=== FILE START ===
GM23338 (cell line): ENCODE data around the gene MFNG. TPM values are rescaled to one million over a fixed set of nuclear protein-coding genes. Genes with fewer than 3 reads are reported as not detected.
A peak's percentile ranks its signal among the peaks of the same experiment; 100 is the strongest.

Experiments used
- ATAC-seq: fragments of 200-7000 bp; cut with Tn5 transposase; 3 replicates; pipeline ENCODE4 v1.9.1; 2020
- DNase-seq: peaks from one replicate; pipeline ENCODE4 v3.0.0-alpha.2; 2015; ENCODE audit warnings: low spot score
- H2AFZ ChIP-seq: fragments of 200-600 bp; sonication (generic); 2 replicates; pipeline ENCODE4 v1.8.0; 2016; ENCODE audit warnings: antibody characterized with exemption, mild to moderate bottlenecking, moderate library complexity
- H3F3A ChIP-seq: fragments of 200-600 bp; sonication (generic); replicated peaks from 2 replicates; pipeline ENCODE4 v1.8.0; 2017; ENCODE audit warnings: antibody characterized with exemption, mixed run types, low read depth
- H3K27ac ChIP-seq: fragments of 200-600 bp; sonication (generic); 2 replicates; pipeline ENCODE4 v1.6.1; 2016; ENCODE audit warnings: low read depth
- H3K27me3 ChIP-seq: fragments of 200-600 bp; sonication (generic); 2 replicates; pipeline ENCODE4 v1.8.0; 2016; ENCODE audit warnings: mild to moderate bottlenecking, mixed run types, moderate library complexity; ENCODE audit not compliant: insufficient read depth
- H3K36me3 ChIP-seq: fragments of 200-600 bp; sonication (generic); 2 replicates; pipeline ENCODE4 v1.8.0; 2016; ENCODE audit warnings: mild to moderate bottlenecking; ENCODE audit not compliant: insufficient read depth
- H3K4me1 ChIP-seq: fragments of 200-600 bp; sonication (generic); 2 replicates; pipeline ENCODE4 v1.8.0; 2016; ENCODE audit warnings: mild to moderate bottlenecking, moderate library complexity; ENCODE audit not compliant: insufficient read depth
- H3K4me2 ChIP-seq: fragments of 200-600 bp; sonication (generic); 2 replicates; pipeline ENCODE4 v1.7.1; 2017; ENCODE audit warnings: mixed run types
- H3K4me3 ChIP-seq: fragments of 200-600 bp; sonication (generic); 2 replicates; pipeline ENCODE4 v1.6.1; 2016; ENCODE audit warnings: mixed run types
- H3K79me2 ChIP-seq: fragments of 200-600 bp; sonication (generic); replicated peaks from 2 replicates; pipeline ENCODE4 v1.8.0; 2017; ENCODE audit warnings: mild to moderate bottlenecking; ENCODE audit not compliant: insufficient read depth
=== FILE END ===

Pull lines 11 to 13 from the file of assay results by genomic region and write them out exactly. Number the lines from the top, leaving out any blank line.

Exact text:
- H3K4me1 ChIP-seq: fragments of 200-600 bp; sonication (generic); 2 replicates; pipeline ENCODE4 v1.8.0; 2016; ENCODE audit warnings: mild to moderate bottlenecking, moderate library complexity; ENCODE audit not compliant: insufficient read depth
- H3K4me2 ChIP-seq: fragments of 200-600 bp; sonication (generic); 2 replicates; pipeline ENCODE4 v1.7.1; 2017; ENCODE audit warnings: mixed run types
- H3K4me3 ChIP-seq: fragments of 200-600 bp; sonication (generic); 2 replicates; pipeline ENCODE4 v1.6.1; 2016; ENCODE audit warnings: mixed run types